The investigation of demographic patterns over multiple spatial scales is vital for the optimization of spatially explicit conservation strategies at both local and regional levels. In this study microsatellite markers were used to investigate population processes within the Irish Sea, including comparisons between the Lundy NTZ and surrounding unprotected areas at 11 loci. Regional patterns were then assessed by integrative analysis of data from McKeown et al. (2017) for a subset of 8 loci common to both studies. Consistent with expectations of larval and adult mixing we found no evidence for genetic structuring among samples within the Irish Sea/Bristol Channel, including the Lundy NTZ. On a wider geographic scale the lack of spatial structure was also consistent with high levels of genetic connectivity among the Irish/Celtic Seas, English Channel and North Sea. A number of samples, including the Lundy NTZ exhibited patchy genetic differentiation, that has previously been described for the species and attributed to spatio/temporal recruitment heterogeneity occurring against a background of high gene flow (McKeown et al., 2017). The study also shows that brown crabs retain high levels of genetic variation among samples despite being heavily exploited with no difference in levels of variation for the Lundy NTZ and surrounding ‘fished’ areas.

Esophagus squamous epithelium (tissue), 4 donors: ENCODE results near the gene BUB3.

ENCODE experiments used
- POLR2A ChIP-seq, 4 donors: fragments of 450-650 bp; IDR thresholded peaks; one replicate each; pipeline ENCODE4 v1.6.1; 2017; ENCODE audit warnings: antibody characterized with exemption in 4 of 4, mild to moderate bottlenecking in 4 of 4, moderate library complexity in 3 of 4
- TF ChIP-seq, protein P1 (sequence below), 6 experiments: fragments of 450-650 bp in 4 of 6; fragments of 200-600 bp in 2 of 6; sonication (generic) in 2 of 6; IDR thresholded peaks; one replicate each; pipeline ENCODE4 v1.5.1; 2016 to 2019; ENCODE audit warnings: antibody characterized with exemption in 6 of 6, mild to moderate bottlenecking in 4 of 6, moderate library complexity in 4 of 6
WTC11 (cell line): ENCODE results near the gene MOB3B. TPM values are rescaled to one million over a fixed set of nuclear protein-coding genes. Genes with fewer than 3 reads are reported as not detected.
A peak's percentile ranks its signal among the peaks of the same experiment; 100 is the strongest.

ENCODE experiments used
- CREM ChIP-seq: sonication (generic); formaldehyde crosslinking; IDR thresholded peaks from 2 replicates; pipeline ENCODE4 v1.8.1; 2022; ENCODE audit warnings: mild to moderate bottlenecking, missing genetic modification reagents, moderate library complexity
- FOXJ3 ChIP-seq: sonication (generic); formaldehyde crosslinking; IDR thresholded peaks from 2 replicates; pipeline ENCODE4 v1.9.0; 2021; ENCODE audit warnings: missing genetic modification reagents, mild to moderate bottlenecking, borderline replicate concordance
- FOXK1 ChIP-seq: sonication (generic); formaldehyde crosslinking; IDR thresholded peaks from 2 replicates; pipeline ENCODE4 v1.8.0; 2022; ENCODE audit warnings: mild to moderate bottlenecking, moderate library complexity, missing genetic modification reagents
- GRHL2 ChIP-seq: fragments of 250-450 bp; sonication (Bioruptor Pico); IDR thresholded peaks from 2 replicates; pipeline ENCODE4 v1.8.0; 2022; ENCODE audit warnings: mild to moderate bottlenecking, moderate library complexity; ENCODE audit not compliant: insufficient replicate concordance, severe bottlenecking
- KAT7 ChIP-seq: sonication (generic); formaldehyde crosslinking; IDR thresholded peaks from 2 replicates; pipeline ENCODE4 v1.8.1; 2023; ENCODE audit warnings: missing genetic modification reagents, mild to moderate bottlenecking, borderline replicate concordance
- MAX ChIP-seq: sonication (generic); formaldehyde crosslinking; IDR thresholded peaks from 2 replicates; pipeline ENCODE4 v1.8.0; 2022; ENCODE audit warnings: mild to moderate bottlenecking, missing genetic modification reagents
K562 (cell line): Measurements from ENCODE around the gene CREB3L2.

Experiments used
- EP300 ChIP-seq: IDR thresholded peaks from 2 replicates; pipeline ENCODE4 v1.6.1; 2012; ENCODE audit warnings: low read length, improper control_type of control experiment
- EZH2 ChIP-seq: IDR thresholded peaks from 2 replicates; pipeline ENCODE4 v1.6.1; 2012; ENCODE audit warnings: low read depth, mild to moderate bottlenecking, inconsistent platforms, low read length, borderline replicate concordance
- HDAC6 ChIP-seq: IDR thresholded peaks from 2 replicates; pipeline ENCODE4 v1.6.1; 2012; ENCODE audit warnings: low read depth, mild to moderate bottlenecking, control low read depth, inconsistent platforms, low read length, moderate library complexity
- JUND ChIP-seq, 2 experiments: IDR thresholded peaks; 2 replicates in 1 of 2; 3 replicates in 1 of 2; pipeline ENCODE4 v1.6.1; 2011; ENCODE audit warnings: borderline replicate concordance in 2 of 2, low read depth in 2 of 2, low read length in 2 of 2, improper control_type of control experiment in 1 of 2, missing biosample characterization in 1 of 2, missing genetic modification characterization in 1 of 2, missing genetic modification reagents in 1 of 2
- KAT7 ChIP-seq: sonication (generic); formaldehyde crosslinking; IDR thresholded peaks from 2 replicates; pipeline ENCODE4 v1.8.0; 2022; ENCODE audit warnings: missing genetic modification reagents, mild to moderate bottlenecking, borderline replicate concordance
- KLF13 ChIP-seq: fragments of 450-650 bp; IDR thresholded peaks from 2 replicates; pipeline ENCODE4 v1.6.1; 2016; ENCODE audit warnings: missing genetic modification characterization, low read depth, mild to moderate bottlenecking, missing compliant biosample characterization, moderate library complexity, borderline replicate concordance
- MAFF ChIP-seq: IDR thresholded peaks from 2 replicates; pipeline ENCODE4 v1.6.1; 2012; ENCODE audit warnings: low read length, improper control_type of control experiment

Global and pairwise tests of genetic differentiation among Irish Sea samples were mostly non-significant. For many marine species estimates of genetic structure may be compromised by adult dispersal resulting in mechanical mixing of differentiated populations (Nielsen et al., 2004). STRUCTURE analysis, which can distinguish admixed population units failed to find any evidence of population differentiation, though resolution of such analyses may be limited when differentiation among groups is subtle (Latch et al., 2006). Brown crab males and females exhibit markedly different migration patterns with females undertaking long migrations while males are regarded as being largely resident (Edwards, 1979; Bennett and Brown, 1983; Latrouite & Le Foll, 1989; Ungfors et al., 2007). Similar to results from McKeown et al. (2017) analysis of sex partitioned samples revealed no significant differentiation among males that could indicate an underlying structure that is being obscured by adult female migration. Genetic analyses of early life history stages (e.g. juvenile recruits) have in some taxa revealed structuring/cohesion not detectable in older life history stages due to ontogenetic mixing (e.g. Christie et al., 2010). A number of the Irish Sea samples analysed here were comprised exclusively of juveniles which must be considered unlikely to have undertaken any extensive migrations. However, these samples also exhibited no signals of genetic differentiation. Such genetic homogeneity is readily consistent with results from other studies. Biophysical modelling of larval dispersal for a number of species has predicted that the hydrography of the region would facilitate larval dispersal between Irish and British coasts (Coscia et al., 2013; Gormley et al., 2015). In a study employing near identical sample collection sites to this one, Watson et al. (2016) found no genetic structure across the Irish and Celtic Sea in the European lobster (Homarus gammarus), a species for which dispersal is restricted to the larval stage unlike crab where postlarval dispersal is reported. Watson et al. (2016) also reported no differences between the Lundy NTZ and other Irish Sea/Bristol Channel samples. The lack of population genetic structure indicates high levels of gene flow within and between the Irish Sea and Bristol Channel.